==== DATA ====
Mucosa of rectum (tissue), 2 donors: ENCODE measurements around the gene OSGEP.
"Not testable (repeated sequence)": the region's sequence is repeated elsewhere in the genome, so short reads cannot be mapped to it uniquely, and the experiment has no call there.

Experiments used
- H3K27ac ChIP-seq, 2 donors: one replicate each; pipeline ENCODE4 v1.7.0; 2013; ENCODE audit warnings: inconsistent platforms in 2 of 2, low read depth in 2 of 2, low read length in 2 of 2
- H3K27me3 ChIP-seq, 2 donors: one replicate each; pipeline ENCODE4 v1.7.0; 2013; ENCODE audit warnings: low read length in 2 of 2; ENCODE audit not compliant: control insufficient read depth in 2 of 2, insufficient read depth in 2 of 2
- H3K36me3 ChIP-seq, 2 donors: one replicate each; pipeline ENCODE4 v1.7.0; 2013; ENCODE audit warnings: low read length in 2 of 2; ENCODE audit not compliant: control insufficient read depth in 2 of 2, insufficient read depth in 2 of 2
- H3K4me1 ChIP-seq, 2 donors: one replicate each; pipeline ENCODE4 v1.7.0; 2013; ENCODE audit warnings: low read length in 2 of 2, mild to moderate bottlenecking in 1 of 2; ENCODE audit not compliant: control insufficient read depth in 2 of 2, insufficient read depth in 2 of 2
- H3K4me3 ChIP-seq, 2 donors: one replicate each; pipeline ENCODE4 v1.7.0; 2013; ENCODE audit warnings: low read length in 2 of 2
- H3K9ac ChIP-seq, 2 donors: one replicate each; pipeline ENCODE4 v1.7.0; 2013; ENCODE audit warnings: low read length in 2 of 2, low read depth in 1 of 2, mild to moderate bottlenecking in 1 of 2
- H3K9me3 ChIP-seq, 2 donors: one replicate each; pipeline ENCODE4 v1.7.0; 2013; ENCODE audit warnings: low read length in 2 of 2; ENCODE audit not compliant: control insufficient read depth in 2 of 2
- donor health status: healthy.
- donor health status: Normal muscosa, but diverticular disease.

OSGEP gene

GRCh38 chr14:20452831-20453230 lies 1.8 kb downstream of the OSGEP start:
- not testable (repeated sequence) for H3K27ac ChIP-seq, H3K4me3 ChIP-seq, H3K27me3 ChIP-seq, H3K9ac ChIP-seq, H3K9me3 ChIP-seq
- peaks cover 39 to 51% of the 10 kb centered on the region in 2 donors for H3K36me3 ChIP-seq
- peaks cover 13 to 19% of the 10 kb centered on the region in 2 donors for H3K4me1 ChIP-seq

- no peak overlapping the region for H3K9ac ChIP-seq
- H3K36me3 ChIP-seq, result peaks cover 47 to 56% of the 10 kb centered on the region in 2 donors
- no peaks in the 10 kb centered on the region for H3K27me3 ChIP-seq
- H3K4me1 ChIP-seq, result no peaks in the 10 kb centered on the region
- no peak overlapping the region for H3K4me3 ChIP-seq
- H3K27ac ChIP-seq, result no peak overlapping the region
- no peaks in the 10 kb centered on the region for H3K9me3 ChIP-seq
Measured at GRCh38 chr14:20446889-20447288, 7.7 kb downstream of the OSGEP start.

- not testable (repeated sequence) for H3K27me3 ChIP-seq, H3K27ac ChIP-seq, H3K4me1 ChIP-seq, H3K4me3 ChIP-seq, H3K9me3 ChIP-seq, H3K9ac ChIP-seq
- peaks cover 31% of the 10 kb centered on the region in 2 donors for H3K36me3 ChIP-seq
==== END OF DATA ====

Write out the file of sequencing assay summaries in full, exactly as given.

Mucosa of rectum (tissue), 2 donors: ENCODE measurements around the gene OSGEP.
"Not testable (repeated sequence)": the region's sequence is repeated elsewhere in the genome, so short reads cannot be mapped to it uniquely, and the experiment has no call there.

Experiments used
- H3K27ac ChIP-seq, 2 donors: one replicate each; pipeline ENCODE4 v1.7.0; 2013; ENCODE audit warnings: inconsistent platforms in 2 of 2, low read depth in 2 of 2, low read length in 2 of 2
- H3K27me3 ChIP-seq, 2 donors: one replicate each; pipeline ENCODE4 v1.7.0; 2013; ENCODE audit warnings: low read length in 2 of 2; ENCODE audit not compliant: control insufficient read depth in 2 of 2, insufficient read depth in 2 of 2
- H3K36me3 ChIP-seq, 2 donors: one replicate each; pipeline ENCODE4 v1.7.0; 2013; ENCODE audit warnings: low read length in 2 of 2; ENCODE audit not compliant: control insufficient read depth in 2 of 2, insufficient read depth in 2 of 2
- H3K4me1 ChIP-seq, 2 donors: one replicate each; pipeline ENCODE4 v1.7.0; 2013; ENCODE audit warnings: low read length in 2 of 2, mild to moderate bottlenecking in 1 of 2; ENCODE audit not compliant: control insufficient read depth in 2 of 2, insufficient read depth in 2 of 2
- H3K4me3 ChIP-seq, 2 donors: one replicate each; pipeline ENCODE4 v1.7.0; 2013; ENCODE audit warnings: low read length in 2 of 2
- H3K9ac ChIP-seq, 2 donors: one replicate each; pipeline ENCODE4 v1.7.0; 2013; ENCODE audit warnings: low read length in 2 of 2, low read depth in 1 of 2, mild to moderate bottlenecking in 1 of 2
- H3K9me3 ChIP-seq, 2 donors: one replicate each; pipeline ENCODE4 v1.7.0; 2013; ENCODE audit warnings: low read length in 2 of 2; ENCODE audit not compliant: control insufficient read depth in 2 of 2
- donor health status: healthy.
- donor health status: Normal muscosa, but diverticular disease.

OSGEP gene

GRCh38 chr14:20452831-20453230 lies 1.8 kb downstream of the OSGEP start:
- not testable (repeated sequence) for H3K27ac ChIP-seq, H3K4me3 ChIP-seq, H3K27me3 ChIP-seq, H3K9ac ChIP-seq, H3K9me3 ChIP-seq
- peaks cover 39 to 51% of the 10 kb centered on the region in 2 donors for H3K36me3 ChIP-seq
- peaks cover 13 to 19% of the 10 kb centered on the region in 2 donors for H3K4me1 ChIP-seq

- no peak overlapping the region for H3K9ac ChIP-seq
- H3K36me3 ChIP-seq, result peaks cover 47 to 56% of the 10 kb centered on the region in 2 donors
- no peaks in the 10 kb centered on the region for H3K27me3 ChIP-seq
- H3K4me1 ChIP-seq, result no peaks in the 10 kb centered on the region
- no peak overlapping the region for H3K4me3 ChIP-seq
- H3K27ac ChIP-seq, result no peak overlapping the region
- no peaks in the 10 kb centered on the region for H3K9me3 ChIP-seq
Measured at GRCh38 chr14:20446889-20447288, 7.7 kb downstream of the OSGEP start.

- not testable (repeated sequence) for H3K27me3 ChIP-seq, H3K27ac ChIP-seq, H3K4me1 ChIP-seq, H3K4me3 ChIP-seq, H3K9me3 ChIP-seq, H3K9ac ChIP-seq
- peaks cover 31% of the 10 kb centered on the region in 2 donors for H3K36me3 ChIP-seq